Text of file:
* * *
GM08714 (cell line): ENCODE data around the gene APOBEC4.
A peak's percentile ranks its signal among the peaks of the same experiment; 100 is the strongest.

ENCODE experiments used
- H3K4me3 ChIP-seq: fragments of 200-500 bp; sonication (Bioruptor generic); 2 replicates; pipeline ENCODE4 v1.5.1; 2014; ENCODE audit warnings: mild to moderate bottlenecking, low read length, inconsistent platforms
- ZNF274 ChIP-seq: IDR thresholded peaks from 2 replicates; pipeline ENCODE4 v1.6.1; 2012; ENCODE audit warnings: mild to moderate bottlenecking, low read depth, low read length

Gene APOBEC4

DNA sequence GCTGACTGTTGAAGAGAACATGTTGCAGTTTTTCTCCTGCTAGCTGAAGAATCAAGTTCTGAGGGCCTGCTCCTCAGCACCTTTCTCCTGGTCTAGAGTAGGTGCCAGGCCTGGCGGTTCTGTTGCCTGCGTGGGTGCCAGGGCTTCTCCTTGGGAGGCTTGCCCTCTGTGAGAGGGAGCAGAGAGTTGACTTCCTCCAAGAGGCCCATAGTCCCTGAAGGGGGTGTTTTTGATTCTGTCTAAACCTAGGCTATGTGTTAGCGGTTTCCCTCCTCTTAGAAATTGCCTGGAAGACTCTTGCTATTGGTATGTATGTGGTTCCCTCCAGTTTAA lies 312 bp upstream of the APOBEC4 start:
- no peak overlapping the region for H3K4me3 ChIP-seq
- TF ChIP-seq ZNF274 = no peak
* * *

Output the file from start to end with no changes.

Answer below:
GM08714 (cell line): ENCODE data around the gene APOBEC4.
A peak's percentile ranks its signal among the peaks of the same experiment; 100 is the strongest.

ENCODE experiments used
- H3K4me3 ChIP-seq: fragments of 200-500 bp; sonication (Bioruptor generic); 2 replicates; pipeline ENCODE4 v1.5.1; 2014; ENCODE audit warnings: mild to moderate bottlenecking, low read length, inconsistent platforms
- ZNF274 ChIP-seq: IDR thresholded peaks from 2 replicates; pipeline ENCODE4 v1.6.1; 2012; ENCODE audit warnings: mild to moderate bottlenecking, low read depth, low read length

Gene APOBEC4

DNA sequence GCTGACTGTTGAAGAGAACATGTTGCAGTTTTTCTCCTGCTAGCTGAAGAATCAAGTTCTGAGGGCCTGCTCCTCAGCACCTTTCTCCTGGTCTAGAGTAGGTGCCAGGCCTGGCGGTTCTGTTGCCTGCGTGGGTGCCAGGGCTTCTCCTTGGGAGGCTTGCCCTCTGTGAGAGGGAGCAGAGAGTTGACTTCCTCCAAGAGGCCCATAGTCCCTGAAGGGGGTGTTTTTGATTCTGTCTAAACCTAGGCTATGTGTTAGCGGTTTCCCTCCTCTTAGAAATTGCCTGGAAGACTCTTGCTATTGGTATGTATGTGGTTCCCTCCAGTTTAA lies 312 bp upstream of the APOBEC4 start:
- no peak overlapping the region for H3K4me3 ChIP-seq
- TF ChIP-seq ZNF274 = no peak